The Sundance (ashkisshe) is structurally similar to the ritual of the vision quest. In both instances, baaattaakuuo, the making of a private vow to Akbaatatdia, precedes participation. The vow expresses the needs of an orphaned individual. Fasting (bilisshiissannee) is the means of sacrifice in both rituals, and if an individual is sincere (diakaashe), a vision and adoption by the Iilapxe may transpire. The ritual processes for both the Sundance and the fast focus on the individual sacrifice and spiritual attainment.
While the fast is entirely an individual and private endeavor, however, the Sundance is an aggregate of individual expressions, dramatically demonstrating concern and love for family, tribe, and humanity. Ties with family and friends are reaffirmed and strengthened. A lodge is built, cattails are collected and given out, songs are sung, and a feast is prepared and served, all to those who offer their prayers and themselves in the Sundance. The prayers offered during the sunrise ceremony may be directed at the welfare of a family member, of an entire family, of all apsaalooke, or of all people during the Sundance.
The preparation for a Sundance are extensive and have become more so in recent years, with two and occasionally three Sundances being held on the reservation each summer. First a sponsor for the Sundance comes forward after having vowed (baaattaakuuo) to “put up” a dance. This usually happens at the conclusion of one Sundance or at a prayer meeting held the winter before the announced time. Usually after the first spring thunder, a ceremony is held at the site of the Sundance. Sweet cedar is burned and a prayer is offered to Isaahke to tell him where the center pole of the lodge will be placed. The prayer and the marking ceremony are considered the 1st of 4 “outdoor dances” held at the site. These “rehearsal dances” involve many future participants, including the sponsor. Then at the end of each “rehearsal dance” a feast is served for the participants. While the rehearsal dances take place at night, the days before a Sundance are designated for the cutting and gathering of the material needed to construct a lodge.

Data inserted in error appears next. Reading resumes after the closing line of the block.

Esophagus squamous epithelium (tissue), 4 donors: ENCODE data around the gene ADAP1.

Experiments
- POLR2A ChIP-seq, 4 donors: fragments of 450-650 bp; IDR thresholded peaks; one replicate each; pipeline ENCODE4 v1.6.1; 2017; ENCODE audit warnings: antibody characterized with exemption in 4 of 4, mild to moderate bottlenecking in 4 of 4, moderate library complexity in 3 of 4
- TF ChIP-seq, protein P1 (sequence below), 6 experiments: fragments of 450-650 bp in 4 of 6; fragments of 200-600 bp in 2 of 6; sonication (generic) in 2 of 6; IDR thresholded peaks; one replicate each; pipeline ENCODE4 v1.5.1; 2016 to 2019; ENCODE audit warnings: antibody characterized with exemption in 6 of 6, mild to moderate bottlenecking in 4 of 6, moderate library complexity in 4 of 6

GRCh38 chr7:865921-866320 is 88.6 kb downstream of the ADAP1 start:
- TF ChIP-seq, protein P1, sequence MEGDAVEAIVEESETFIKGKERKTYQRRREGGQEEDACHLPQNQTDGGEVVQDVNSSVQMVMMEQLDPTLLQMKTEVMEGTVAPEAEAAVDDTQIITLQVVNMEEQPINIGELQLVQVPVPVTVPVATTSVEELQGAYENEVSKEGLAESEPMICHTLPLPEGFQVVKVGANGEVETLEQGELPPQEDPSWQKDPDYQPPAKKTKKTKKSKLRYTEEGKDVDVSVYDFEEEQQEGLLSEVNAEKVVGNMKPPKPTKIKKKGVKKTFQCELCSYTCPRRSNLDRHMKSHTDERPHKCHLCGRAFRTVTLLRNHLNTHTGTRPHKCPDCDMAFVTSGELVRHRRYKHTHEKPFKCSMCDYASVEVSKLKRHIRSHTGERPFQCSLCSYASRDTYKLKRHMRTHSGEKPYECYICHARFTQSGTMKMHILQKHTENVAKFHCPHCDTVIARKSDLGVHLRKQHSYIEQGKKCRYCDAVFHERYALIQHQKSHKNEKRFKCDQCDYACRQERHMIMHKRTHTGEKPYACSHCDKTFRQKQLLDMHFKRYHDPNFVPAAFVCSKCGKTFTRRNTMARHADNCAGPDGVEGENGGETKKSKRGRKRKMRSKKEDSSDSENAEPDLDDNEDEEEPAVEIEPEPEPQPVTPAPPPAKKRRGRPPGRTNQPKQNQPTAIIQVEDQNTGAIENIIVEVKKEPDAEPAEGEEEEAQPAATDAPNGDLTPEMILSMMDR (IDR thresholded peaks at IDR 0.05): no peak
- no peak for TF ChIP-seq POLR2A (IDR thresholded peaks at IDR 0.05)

The most subtle, but most fundamental ritual of the Sundance is chiwakiia (act of prayer). It is in prayer that a participants intentions are stated. The song of the singers, with the help from the smoke of tobacco, carry the words of the prayer to Akbaatatdia (The Maker.) Dancing is the primary activity for most Sundance participants and is considered the most spectacular dimension of the ceremony. Dancing like prayer is a personal endeavor, Each to their own pace, because by the 3rd and final day most participants are severely weakened from fasting and extreme heat of the day.
The "driftwood" world view is revealed through the Crow Sundance. As the driftwood bundle is tightly interwoven, so are the Sundancers. Every participant is intertwined to the family for encouragement and refreshment, as well as the Lodge with it's center pole. Eagle Buffalo and Little Old Man. The bond becomes animated when the dancers sincerity is offered. In exchange a prayer is channeled, a vision received, or a cure obtained. A child is blessed with good health, or a dancer is guided by the buffalo during a vision. The meaning and the life-force of the transcendent are brought to bear upon and realized within the participants of the Sundance.
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